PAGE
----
We’ve seen some scary numbers lately, especially on unemployment. Even with the recent rebound for retail sales, the picture remains the worst since modern federal records began in 1948.
Or since the Great Depression.
Last month Federal Reserve Gov. Lael Brainard explained our situation this way: “Last year, national unemployment had fallen to its lowest point in over five decades. Today, unemployment has surged to levels not seen since the Great Depression.”
All this makes it important to examine an event whose origins and cures remain debated. What’s not debated: It was the worst economic collapse of modern times, with world-shaking consequences.
The Depression is often seen beginning with the stock market crash of October 1929. The biggest reasons: overvalued stocks, speculator fraud and over-reliance on purchasing shares on margin (buying on credit, which depends on prices going up).
Yet trouble was gathering before the crash.
The banking system was rickety. Some 8,000 banks were members of the Federal Reserve System, but twice that many were not. Even some of their reserves were fictitious.
Some scholars claim the economy was recovering from the stock collapse when bank panics took it down. Between 1929 and 1933, 7,000 banks failed.
Much of the agricultural sector was troubled, too. Many farmers suffered from falling prices and gathering debt in the 1920s. A Great Plains drought, culminating in the Dust Bowl of the 1930s, made conditions infinitely worse.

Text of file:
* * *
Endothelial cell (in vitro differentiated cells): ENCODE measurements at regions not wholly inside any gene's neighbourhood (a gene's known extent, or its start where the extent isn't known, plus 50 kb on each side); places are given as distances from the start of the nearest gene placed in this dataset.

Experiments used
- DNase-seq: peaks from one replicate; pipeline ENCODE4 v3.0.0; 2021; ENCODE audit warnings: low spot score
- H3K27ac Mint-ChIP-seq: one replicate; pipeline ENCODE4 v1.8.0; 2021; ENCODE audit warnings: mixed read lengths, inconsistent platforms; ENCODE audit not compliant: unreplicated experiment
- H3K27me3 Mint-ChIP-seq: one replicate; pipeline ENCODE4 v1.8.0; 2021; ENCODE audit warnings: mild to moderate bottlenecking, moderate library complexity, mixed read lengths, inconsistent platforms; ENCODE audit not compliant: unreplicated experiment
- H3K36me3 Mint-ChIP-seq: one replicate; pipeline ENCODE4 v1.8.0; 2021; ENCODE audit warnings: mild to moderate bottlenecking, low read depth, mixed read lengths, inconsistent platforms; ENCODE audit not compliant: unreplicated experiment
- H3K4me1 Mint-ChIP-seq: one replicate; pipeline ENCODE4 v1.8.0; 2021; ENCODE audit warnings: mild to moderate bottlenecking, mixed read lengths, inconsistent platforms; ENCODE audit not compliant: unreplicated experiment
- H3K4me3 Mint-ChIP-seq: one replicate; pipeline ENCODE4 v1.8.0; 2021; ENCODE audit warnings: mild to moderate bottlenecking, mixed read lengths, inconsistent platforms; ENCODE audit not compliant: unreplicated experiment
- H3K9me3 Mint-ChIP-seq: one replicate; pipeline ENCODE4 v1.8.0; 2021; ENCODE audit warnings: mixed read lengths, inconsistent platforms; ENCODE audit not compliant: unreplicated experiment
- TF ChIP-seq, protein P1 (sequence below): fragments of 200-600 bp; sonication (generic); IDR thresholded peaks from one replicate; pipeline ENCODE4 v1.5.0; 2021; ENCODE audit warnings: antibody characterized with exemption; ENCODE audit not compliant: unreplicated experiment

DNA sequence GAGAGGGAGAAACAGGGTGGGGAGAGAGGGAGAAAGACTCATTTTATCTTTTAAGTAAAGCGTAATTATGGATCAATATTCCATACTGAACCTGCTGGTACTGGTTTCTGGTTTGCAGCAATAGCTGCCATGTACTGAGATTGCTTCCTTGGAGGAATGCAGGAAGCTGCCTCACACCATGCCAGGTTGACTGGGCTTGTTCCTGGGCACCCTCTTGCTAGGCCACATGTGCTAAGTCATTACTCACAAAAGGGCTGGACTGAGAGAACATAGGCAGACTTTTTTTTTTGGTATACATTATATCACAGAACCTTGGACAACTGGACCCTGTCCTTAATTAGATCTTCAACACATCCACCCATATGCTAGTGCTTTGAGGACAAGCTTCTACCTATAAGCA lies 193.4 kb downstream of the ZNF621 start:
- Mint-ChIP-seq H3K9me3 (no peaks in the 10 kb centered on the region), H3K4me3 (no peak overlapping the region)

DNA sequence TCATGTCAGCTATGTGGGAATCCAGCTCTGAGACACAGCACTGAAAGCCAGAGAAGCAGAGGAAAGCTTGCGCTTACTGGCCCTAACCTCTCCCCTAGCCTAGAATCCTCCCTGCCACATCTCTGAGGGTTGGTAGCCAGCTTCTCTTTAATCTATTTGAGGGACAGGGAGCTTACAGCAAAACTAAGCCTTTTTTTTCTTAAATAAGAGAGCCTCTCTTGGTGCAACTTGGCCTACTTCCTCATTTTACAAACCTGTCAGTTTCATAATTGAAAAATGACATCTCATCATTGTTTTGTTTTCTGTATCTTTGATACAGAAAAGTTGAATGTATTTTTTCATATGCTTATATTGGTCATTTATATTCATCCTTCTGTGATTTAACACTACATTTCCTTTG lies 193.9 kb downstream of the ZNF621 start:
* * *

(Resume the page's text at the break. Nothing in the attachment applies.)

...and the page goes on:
Faced with these problems in 1930, the Federal Reserve made a disastrous blunder, tightening the money supply and failing to act as lender of last resort to key banks.
Economists Milton Friedman and Anna Schwartz made this case so convincingly that future Fed Chairman Ben Bernanke in 2002 apologized for the central bank’s failure. The occasion was Friedman’s 90th birthday and Bernanke said, “Regarding the Great Depression. You’re right, we did it. We’re very sorry. But thanks to you, we won’t do it again.”
The Fed — and much of the developed world — was constrained by the gold standard, which connected money to the precious metal.
Yet another lever down the mountainside was the Smoot-Hawley Tariff of 1930. Intended to protect American jobs, the act backfired spectacularly.
All told, a severe contraction was driven to become the Great Depression. From 1929 to 1933, gross national product fell by one third, the stock market lost 80% of its value and unemployment hit 25%. Severe deflation set in.
President Herbert Hoover was publicly optimistic about a quick recovery. He even used the word “depression” to avoid “panic” or “crisis.” His top economic adviser was even pleased with events.
In his memoirs, Hoover quoted Treasury Secretary Andrew Mellon, chief architect of the laissez-faire 1920s policies, as saying, “Liquidate labor, liquidate stocks, liquidate the farmers, liquidate real estate. Purge the rottenness out of the system.”
Hoover didn’t agree. A Theodore Roosevelt Progressive, Hoover made his reputation coordinating aid to millions during and after World War I. At the punitive Versailles talks that forced Germany to accept sole blame for the conflict, John Maynard Keynes said Hoover was the only participant who “emerged from the ordeal of Paris with an enhanced reputation.”